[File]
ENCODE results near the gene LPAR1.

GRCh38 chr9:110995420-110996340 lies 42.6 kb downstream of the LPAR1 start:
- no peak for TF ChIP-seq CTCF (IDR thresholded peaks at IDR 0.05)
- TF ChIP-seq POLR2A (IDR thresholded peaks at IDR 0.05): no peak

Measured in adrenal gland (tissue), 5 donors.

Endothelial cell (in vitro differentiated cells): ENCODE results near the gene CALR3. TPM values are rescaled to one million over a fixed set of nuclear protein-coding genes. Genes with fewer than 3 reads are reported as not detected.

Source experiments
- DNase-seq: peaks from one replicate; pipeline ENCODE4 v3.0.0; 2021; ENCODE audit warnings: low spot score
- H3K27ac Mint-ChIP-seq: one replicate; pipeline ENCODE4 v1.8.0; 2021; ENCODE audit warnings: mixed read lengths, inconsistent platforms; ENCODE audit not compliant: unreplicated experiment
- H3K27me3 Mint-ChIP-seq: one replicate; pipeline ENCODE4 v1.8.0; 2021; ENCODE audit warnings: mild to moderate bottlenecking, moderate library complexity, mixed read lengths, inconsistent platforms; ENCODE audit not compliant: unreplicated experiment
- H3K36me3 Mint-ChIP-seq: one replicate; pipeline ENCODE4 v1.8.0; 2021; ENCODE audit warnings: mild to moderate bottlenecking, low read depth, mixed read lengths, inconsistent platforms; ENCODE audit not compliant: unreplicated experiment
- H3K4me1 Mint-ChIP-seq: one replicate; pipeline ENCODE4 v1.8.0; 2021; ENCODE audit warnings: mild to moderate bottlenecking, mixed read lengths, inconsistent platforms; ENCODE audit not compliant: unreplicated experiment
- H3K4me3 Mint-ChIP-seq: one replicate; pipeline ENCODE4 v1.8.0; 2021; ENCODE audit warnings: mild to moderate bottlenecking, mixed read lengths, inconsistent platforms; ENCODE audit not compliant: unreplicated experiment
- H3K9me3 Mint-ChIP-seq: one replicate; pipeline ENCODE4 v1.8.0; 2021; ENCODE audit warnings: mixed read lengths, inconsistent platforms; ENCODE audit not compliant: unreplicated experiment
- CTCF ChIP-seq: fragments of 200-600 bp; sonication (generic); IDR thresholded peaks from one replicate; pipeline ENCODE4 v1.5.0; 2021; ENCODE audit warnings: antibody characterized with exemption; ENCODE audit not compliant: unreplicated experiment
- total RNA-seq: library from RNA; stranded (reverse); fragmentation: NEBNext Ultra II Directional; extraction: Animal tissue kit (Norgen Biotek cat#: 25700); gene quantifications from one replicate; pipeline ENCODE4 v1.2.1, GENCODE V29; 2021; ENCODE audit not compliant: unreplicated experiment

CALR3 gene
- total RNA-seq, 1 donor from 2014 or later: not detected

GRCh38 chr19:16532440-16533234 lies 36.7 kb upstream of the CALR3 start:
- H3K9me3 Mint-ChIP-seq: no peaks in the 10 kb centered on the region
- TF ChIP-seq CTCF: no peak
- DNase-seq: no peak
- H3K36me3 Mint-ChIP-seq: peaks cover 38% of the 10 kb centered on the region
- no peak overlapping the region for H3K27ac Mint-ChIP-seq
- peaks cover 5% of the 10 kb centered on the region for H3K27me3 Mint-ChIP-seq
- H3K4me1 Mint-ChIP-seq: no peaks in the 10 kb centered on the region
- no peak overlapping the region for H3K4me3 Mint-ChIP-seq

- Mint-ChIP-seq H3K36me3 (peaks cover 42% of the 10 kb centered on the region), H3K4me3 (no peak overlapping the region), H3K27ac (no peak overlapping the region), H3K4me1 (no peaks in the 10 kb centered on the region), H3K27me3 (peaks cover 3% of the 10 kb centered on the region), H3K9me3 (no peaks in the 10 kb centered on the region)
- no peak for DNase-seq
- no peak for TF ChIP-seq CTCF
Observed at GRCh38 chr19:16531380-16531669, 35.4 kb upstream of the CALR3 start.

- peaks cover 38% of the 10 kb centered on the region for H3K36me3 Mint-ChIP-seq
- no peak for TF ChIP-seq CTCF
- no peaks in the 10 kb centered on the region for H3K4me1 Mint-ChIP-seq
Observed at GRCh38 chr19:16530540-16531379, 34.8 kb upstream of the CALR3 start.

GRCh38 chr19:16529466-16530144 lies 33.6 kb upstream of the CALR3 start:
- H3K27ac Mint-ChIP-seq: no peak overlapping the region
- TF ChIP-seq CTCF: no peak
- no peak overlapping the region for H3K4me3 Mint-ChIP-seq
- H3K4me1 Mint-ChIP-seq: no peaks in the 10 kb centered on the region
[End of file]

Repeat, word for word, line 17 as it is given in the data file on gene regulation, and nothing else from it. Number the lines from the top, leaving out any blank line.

CALR3 gene